Because my dad has been a touring musician since before I was born, I have had a unique opportunity to experience live music from backstage for my whole entire life. Waiting in the wings is awesome. Sneaking a peek out the curtain and seeing the packed house of people cheering and chanting for encores has become part of the fabric of my life, and has shaped my understanding of who my father is.
In many of my early memories of dad are his two friends and fellow world-renowned musicians, Charnett Moffett on bass and Kenwood Dennard on drums. These three on a stage together are eclectic and energetic and unstoppable, and they always seem to be perfectly in tune with each other’s energies. You can see a video of them from 1991 at the Mt. Fuji Jazz Fest here. To me, these guys are not just dad’s bandmates, they are my uncles. They have watched me grow up, and we have shared many meals and laughs and tears over the years.
Truthfully, I always wanted to be ON the stage, not backstage. When I was about Sekani’s age (4 or 5) I once ran out in front of 25,000 people at the Hollywood Bowl and hid behind an amplifier. I don’t remember this… and I think I got in trouble for it… but obviously the pull to be on stage has always been with me. Secretly, I really wanted to believe that I was a good enough musician to keep up with the likes of these three unstoppable, talented guys.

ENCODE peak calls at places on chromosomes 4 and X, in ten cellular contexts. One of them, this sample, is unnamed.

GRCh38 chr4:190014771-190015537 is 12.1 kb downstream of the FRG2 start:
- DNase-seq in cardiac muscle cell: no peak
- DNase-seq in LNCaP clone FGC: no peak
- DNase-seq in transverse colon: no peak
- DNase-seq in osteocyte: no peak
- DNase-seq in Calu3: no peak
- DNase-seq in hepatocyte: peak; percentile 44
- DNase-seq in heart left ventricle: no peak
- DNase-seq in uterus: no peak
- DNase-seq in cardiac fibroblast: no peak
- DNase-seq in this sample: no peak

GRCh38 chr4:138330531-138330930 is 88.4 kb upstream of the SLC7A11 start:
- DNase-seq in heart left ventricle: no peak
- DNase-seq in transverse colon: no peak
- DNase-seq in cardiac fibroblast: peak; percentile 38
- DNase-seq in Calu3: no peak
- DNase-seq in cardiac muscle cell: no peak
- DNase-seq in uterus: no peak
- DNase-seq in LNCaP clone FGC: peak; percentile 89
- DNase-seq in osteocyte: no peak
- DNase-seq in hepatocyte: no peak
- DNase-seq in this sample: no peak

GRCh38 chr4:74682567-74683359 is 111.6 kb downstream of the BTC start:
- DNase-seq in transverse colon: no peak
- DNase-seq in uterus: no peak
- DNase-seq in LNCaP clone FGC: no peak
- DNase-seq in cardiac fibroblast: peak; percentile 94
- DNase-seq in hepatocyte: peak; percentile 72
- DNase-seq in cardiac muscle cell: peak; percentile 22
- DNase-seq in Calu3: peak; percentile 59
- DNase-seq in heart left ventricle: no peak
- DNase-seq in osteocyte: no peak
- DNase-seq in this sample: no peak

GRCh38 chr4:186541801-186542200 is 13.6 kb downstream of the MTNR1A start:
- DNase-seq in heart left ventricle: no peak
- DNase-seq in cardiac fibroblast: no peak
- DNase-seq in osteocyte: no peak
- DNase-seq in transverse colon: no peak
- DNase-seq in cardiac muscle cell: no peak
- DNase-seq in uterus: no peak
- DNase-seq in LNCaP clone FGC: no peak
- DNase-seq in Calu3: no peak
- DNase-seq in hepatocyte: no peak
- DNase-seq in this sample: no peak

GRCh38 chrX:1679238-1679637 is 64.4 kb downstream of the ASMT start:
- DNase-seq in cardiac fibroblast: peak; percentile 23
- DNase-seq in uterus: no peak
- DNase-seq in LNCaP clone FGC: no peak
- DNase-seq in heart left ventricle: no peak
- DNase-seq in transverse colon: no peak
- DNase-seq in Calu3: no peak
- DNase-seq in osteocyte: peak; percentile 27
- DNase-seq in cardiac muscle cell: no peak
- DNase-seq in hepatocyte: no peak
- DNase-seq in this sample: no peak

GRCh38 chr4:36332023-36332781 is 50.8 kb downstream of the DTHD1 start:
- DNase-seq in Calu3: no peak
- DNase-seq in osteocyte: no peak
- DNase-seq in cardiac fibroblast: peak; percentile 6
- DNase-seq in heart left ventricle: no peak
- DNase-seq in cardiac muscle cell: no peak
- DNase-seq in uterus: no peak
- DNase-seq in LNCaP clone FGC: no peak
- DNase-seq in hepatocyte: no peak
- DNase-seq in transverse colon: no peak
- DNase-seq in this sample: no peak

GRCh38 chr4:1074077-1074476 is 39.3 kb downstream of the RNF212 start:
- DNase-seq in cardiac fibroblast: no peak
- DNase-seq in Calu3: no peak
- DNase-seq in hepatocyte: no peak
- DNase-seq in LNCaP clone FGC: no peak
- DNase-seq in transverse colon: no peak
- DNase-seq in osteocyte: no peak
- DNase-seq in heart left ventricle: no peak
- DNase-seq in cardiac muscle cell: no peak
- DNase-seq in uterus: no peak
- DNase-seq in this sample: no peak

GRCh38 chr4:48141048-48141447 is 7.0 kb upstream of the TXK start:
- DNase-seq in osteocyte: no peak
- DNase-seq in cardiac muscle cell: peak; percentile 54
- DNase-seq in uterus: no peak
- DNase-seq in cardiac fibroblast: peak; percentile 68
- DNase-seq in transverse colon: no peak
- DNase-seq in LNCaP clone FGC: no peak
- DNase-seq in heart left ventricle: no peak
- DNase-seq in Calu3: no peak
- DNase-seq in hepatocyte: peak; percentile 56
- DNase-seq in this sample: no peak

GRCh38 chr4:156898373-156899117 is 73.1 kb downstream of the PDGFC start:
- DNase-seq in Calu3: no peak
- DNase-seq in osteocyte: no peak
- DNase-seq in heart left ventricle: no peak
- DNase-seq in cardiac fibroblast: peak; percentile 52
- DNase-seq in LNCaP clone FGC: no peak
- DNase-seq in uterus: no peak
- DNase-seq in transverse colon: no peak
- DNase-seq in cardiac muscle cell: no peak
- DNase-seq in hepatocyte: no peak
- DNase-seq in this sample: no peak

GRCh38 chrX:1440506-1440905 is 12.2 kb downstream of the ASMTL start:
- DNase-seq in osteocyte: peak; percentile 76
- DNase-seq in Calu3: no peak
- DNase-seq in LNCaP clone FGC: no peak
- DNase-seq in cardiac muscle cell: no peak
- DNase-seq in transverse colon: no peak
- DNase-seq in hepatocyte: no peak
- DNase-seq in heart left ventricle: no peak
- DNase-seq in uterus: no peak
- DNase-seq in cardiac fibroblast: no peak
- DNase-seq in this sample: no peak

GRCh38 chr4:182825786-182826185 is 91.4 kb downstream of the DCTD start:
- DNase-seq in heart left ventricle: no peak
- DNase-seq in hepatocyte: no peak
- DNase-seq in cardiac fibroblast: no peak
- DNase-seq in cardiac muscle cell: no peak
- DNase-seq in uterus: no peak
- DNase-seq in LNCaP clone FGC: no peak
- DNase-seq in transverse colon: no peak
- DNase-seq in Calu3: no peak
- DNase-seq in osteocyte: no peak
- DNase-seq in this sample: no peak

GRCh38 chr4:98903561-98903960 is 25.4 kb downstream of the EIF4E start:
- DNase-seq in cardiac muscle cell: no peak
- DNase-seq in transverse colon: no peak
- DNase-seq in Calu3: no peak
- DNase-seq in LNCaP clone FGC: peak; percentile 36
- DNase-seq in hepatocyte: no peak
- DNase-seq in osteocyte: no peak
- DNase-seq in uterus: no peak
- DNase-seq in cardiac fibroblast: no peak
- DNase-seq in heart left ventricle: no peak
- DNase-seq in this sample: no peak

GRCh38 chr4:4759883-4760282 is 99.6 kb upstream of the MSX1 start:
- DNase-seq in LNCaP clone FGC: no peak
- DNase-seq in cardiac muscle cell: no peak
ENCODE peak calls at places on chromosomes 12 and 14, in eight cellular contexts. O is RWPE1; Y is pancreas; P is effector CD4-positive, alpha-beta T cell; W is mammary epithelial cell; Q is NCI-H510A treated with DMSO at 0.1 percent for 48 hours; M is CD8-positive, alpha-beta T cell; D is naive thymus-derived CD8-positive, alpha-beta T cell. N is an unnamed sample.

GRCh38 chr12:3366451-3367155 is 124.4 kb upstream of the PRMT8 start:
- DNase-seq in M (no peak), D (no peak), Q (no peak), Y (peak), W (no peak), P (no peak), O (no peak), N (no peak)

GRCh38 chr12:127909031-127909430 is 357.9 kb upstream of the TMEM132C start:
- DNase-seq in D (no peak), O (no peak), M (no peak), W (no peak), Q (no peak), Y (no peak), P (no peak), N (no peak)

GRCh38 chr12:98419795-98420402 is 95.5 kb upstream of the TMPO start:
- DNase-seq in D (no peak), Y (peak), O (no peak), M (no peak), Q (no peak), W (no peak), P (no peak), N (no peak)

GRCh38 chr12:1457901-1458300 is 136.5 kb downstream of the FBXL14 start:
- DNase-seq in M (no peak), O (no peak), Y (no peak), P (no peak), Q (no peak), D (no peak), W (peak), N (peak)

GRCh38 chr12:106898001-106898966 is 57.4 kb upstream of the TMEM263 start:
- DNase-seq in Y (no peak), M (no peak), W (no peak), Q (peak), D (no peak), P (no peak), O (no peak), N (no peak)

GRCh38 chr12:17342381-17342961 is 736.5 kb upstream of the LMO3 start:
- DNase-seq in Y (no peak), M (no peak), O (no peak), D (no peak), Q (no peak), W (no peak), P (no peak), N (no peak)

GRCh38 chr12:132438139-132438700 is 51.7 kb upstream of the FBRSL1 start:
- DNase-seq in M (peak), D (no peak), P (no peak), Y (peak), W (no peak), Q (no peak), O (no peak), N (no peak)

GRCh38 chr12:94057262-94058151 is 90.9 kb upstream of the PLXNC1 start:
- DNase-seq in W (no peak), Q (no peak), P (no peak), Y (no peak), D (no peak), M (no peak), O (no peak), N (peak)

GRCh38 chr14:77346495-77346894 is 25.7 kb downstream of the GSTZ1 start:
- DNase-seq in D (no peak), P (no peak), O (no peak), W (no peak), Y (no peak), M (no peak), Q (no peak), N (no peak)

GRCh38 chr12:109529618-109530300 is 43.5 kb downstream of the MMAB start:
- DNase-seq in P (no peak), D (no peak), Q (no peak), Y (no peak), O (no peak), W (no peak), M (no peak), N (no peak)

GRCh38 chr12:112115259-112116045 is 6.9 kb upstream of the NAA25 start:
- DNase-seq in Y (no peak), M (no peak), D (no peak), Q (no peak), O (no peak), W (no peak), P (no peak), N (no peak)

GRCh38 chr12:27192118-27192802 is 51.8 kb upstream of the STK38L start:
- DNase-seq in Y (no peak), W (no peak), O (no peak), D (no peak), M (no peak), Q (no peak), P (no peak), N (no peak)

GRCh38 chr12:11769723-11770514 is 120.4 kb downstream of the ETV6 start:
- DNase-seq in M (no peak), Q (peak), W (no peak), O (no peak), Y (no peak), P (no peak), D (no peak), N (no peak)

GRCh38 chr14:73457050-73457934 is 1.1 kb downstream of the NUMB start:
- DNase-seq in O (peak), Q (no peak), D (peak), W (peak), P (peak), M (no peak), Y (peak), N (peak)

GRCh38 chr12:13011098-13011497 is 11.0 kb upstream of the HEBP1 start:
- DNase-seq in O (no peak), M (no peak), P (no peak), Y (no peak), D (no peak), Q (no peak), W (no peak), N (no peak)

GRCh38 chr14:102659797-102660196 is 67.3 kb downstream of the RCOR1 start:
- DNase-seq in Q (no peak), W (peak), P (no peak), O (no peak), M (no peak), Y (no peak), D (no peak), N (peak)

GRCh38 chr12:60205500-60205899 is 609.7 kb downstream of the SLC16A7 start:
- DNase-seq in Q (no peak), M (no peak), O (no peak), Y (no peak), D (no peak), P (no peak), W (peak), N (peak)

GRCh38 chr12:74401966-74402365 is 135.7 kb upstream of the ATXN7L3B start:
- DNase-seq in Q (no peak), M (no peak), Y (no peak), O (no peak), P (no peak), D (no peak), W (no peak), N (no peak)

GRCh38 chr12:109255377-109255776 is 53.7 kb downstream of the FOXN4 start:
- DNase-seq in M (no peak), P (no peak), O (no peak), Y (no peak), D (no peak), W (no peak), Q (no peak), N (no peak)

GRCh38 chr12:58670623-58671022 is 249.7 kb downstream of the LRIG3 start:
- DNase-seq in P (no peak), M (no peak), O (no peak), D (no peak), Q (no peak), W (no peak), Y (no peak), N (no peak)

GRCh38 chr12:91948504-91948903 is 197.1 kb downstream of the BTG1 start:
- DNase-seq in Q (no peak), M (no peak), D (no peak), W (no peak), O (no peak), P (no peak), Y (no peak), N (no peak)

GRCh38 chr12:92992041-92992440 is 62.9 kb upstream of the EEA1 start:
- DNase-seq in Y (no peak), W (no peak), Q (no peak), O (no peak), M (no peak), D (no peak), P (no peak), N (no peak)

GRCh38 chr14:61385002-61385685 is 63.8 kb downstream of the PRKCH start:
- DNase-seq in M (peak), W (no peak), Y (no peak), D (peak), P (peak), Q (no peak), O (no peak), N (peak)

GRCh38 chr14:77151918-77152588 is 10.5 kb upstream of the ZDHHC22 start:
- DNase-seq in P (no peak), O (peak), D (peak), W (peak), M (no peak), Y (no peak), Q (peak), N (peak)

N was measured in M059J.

Everything changed last weekend when I was the guest vocalist with the Stanley Jordan trio. For the first time I felt like an equal, not the kid backstage waiting in the wings for the show to be over. Not the cheerleader in the audience during soundcheck or the guitar tech brought along to help change strings and provide moral support. I was in the band. And to be honest… we KILLED it!
As I stood there onstage with my dad and my uncles and my favorite Taylor guitar, I could feel that same internal energy that they always bring to their shows. It was buzzing in my veins, electric. I knew how to slip right in and BE the music with them. I knew how to anticipate the changes in dynamics and tempo and key. I knew how to trust them when it was my turn to follow, and I knew they trusted me when it was my turn to lead. I realize now that during all those years of waiting in the wings I was learning how to LISTEN and FEEL the music innately. And now it’s time for me to MAKE the music.
When I looked around the stage during our bow, there was a mutual sense of awe and respect that we all felt for each other as fellow musicians. And after the gig as we hung out, chatting about politics and eating whatever was left on the bar menu in the hotel lobby at 1am, we felt the mutual love of family.
I can feel myself entering into the family business. I wasn’t ever required to, but it’s happening all the same. And it just feels… right.
Thanks to South Florida Jazz for promoting a great event, and thanks to Howie Grapek for these GREAT photos.